From Black Voices — Soledad O’Brien tackles the issue of African American debt in her latest documentary on black culture, ‘Almighty Debt: A Black In America Special,’ which airs on Thursday, October 21 at 9pm on CNN. At a time when black wealth is rapidly deteriorating, the award-winning journalist explores the financial problems of her subjects through the black church as a supporting institution. O’Brien follows the lives of two couples and a teen who attend services and programs at the First Baptist Church of Lincoln Gardens, located in New Jersey, chronicling their trials in the troubled financial waters the church helps them to navigate. The leader of this 7,000-strong congregation, Rev. Dr. DeForest Soaries, preaches to his flock that ‘debt is the new slavery’ while fighting this modern day bondage by providing a host of personal finance services.
Through his church, Pastor Soaries ministers to the financial needs of his spiritual aspirants with as much care as he gives to their souls. Pastor Soaries is fierce in his efforts to turn back the tide of African American debt, which he thinks is worse than racism today. ‘Almighty Debt: A Black In America Special’ makes this case while touching the heart with the personal stories of the people in his church, living the struggle that has become Pastor Soaries’ mission.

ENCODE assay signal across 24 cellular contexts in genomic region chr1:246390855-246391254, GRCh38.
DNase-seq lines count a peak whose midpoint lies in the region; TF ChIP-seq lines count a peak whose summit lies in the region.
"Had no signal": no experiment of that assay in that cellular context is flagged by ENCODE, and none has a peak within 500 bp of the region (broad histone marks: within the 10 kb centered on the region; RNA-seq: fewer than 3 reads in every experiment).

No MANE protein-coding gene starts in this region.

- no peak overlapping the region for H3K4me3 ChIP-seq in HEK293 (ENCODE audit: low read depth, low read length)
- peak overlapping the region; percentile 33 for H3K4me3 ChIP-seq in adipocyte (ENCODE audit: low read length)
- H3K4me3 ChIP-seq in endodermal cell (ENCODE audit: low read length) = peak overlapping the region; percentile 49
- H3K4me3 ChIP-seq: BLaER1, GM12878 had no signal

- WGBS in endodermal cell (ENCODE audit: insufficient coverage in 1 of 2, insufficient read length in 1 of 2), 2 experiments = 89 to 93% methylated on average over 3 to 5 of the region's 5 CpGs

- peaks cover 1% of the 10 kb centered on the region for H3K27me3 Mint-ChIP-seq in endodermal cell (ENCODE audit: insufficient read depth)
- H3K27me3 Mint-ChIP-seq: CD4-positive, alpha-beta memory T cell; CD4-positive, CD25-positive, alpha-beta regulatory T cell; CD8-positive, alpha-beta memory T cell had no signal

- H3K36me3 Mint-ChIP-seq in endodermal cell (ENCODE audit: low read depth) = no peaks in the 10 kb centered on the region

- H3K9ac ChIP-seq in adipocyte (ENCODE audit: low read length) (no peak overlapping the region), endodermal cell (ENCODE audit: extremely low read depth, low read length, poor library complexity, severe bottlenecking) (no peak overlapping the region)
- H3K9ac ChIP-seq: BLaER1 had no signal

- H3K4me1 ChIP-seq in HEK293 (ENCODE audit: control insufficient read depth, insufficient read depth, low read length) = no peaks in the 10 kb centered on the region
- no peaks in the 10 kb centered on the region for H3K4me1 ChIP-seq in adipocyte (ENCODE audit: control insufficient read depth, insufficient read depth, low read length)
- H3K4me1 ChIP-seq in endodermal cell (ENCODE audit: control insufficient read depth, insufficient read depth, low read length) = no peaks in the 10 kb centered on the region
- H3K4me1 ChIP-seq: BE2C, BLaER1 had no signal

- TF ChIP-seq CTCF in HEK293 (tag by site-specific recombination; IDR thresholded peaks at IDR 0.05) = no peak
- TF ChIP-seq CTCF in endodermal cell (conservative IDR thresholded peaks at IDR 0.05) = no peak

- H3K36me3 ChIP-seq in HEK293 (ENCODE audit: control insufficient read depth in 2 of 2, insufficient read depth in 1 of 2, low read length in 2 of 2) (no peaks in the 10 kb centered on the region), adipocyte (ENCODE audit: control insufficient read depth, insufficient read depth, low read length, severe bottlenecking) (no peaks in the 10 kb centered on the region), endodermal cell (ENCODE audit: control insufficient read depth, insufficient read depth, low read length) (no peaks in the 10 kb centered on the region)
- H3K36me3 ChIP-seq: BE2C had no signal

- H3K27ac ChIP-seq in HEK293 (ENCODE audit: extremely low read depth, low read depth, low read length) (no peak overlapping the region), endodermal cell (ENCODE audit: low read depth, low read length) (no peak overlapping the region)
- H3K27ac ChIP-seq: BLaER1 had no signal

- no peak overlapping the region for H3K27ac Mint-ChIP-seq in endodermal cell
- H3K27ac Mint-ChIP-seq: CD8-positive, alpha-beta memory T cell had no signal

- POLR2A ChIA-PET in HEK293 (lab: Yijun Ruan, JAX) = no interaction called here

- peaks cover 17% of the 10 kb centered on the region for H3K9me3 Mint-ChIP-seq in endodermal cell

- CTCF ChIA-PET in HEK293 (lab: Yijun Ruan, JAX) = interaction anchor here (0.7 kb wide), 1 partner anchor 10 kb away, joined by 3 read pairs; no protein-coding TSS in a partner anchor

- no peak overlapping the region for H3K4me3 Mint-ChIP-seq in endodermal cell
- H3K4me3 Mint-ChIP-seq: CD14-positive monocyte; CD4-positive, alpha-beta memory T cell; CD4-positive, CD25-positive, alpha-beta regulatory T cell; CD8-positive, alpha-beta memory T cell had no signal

Ms. O’Brien took a few minutes out of her busy schedule, which has included hosting live discussions in major cities about African American debt, to talk with Black Voices about this amazing enterprise.
What inspired you to tackle the issue of debt in black America and tie it to the ways in which black churches address both the material and spiritual needs of their members?
We were very interested in looking at the black church for our third ‘Black in America,’ because it’s such an important and huge institution in the black community, so that made sense. It wasn’t until we really narrowed it down and found the pastor and the church we would focus on, Pastor Buster Soaries and his church in central New Jersey, that we knew that our topic would be debt. He was just so obsessed, frankly, he was so focused on talking about the gap between black wealth and white wealth. So it seemed to be an important and relevant topic at a time when we are in a terrible recession that is terrible for everybody, but devastating for African Americans. Plus, I think for Pastor Soaries, it was a real extension of the work that he had done on the civil rights agenda since he was a teenager. That for us was a real metaphor for how black churches not only continue to stay relevant but are also moving out of the civil rights agenda of the past and moving into a new agenda in terms of figuring out how to navigate finances for black people.